Alan Turing and His Contemporaries

Simon Lavington (ed)

Published by






Reviewed by

Peter Daly CEng CITP


9 out of 10

Alan Turing and his ContemporariesThis year marks the centenary of Alan Turing’s birth and this book is about his (and others) work covering the post-war period (1945-1955). It’s an interesting read and covers the major British computer developments from Turing and his contemporaries during this period.

It’s written in a straightforward way and the technical detail is sufficient to enable one to grasp the basics without overshadowing the book with too much information. There’s an interesting appendix with a table of the major machines during this period and how they would compare against one another.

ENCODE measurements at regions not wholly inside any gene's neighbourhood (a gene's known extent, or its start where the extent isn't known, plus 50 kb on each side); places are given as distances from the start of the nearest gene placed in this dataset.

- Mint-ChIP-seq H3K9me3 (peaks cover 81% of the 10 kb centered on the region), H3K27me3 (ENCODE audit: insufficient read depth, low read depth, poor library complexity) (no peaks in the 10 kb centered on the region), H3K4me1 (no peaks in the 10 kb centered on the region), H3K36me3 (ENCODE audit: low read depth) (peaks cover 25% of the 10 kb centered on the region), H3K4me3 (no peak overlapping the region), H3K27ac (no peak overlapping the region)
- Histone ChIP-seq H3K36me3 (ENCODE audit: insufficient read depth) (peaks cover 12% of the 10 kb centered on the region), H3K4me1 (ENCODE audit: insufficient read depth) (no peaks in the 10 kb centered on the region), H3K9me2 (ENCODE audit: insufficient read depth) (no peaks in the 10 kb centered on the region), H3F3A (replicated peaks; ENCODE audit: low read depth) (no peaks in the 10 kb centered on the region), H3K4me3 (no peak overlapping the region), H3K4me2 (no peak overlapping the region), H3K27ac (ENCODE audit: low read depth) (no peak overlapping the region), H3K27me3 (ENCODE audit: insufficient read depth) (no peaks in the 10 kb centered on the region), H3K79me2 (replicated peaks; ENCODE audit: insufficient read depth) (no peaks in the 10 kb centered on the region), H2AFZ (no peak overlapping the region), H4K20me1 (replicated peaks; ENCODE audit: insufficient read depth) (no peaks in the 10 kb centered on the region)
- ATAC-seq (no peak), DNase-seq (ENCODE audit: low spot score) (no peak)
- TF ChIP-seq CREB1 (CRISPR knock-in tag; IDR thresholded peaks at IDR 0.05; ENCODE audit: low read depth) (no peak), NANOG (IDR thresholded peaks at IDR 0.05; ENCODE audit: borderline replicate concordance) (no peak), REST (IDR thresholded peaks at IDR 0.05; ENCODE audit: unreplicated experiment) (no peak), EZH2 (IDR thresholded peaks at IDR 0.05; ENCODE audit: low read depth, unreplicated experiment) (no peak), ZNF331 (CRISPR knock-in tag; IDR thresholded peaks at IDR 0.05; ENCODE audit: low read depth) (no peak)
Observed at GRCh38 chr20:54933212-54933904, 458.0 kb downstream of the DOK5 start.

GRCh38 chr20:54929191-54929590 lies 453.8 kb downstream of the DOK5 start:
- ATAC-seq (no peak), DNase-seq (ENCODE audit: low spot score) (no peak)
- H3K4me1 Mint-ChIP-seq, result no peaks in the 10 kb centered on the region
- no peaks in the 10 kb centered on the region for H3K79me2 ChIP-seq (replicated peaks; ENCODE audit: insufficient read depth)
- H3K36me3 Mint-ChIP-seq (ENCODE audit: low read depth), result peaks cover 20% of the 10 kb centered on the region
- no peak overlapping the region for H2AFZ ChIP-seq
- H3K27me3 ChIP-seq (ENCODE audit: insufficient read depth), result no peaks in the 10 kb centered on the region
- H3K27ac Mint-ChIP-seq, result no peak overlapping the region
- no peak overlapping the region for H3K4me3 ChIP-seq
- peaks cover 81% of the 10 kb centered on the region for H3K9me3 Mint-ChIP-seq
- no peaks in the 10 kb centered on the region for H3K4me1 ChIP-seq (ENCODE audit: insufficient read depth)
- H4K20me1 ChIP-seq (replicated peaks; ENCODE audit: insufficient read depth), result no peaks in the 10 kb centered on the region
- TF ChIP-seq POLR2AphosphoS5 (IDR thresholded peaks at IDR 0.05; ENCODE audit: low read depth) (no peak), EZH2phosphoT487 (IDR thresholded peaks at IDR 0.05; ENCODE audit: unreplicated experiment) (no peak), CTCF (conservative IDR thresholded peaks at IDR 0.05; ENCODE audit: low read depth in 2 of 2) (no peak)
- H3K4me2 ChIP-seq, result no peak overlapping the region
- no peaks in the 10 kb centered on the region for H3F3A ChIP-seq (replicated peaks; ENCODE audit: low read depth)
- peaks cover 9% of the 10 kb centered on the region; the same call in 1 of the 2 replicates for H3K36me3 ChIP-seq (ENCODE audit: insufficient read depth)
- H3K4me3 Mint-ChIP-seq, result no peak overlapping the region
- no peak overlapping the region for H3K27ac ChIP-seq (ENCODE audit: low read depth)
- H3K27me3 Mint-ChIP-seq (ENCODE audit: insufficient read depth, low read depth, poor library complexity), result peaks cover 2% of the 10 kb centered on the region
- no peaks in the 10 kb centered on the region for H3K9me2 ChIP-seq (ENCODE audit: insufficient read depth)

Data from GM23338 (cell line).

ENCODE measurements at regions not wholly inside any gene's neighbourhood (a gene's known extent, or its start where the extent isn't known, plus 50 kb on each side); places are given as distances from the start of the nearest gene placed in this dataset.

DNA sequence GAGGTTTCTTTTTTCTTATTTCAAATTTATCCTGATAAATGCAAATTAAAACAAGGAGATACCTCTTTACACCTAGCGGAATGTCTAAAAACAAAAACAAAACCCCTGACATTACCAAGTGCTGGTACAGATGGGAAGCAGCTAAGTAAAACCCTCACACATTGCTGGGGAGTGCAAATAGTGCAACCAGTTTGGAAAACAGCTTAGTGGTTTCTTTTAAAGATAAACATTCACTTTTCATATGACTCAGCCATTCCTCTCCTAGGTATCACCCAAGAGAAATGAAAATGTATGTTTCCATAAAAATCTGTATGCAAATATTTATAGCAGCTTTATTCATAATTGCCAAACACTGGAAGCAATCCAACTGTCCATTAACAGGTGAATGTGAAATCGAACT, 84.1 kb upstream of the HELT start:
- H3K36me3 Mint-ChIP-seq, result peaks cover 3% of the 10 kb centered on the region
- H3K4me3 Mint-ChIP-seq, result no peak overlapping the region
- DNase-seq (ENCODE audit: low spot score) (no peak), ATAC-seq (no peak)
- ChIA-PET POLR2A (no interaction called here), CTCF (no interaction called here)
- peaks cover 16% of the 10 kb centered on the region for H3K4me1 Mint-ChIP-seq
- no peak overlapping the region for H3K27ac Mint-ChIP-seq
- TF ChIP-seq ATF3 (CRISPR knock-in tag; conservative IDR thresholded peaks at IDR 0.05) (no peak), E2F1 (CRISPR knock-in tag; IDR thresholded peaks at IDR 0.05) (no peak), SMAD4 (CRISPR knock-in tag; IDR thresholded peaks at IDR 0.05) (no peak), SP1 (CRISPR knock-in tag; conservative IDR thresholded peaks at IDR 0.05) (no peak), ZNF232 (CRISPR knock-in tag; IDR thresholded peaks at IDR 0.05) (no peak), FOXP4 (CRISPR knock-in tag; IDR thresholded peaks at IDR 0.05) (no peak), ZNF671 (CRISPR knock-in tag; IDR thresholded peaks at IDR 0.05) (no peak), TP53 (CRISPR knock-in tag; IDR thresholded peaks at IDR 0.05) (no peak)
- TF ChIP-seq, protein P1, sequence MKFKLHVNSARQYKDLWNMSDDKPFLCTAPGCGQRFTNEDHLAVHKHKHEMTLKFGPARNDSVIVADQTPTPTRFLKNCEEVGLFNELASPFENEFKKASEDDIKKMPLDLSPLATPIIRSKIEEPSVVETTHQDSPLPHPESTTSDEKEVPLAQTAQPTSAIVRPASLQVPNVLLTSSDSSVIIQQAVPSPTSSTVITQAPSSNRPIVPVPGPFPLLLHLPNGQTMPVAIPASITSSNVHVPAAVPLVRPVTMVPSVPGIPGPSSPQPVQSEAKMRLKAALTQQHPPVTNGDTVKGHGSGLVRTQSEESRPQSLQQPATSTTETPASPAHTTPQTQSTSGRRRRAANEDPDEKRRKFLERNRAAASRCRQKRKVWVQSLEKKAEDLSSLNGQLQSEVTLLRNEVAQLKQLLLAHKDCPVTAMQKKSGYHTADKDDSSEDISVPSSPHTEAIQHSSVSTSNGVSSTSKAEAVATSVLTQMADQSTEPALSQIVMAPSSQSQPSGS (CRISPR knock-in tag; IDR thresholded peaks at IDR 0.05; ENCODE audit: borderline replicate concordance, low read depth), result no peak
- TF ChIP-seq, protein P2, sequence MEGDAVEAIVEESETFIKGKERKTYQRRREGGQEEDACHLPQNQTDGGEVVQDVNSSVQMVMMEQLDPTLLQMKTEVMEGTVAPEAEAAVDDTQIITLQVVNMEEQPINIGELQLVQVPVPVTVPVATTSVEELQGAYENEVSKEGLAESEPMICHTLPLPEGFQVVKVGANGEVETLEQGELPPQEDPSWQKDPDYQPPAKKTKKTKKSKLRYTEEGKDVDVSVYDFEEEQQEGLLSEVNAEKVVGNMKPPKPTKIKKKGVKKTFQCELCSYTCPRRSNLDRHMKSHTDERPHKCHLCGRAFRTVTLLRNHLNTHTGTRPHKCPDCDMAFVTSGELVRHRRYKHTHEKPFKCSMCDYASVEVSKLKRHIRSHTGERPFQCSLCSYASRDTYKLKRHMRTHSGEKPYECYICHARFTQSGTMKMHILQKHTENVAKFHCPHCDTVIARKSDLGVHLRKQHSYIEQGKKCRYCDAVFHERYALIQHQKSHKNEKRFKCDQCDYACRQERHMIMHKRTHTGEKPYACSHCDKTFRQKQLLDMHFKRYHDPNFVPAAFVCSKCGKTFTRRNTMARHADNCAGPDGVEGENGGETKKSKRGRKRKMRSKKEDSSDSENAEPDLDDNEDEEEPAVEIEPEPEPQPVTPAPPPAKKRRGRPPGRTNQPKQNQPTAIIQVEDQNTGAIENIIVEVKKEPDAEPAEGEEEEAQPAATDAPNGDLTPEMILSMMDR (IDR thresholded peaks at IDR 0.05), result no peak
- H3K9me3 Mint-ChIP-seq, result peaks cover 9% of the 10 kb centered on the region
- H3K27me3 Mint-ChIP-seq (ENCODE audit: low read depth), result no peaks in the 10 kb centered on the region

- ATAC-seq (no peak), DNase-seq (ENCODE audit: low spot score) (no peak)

One of the best parts of the book is the emphasis on ‘contemporaries’ - this is not just a book about Alan Turing but others who were working in the field at the same time and their contributions to the embryonic computer industry of the day. A good overview of the development of the British computer industry.

It’s a short book (100 pages) and this is an advantage because it covers the essential details of the times but does not have the space to dig deeper - it leaves further detail to a reading list at the end of the book.

Further information: BCS

March 2012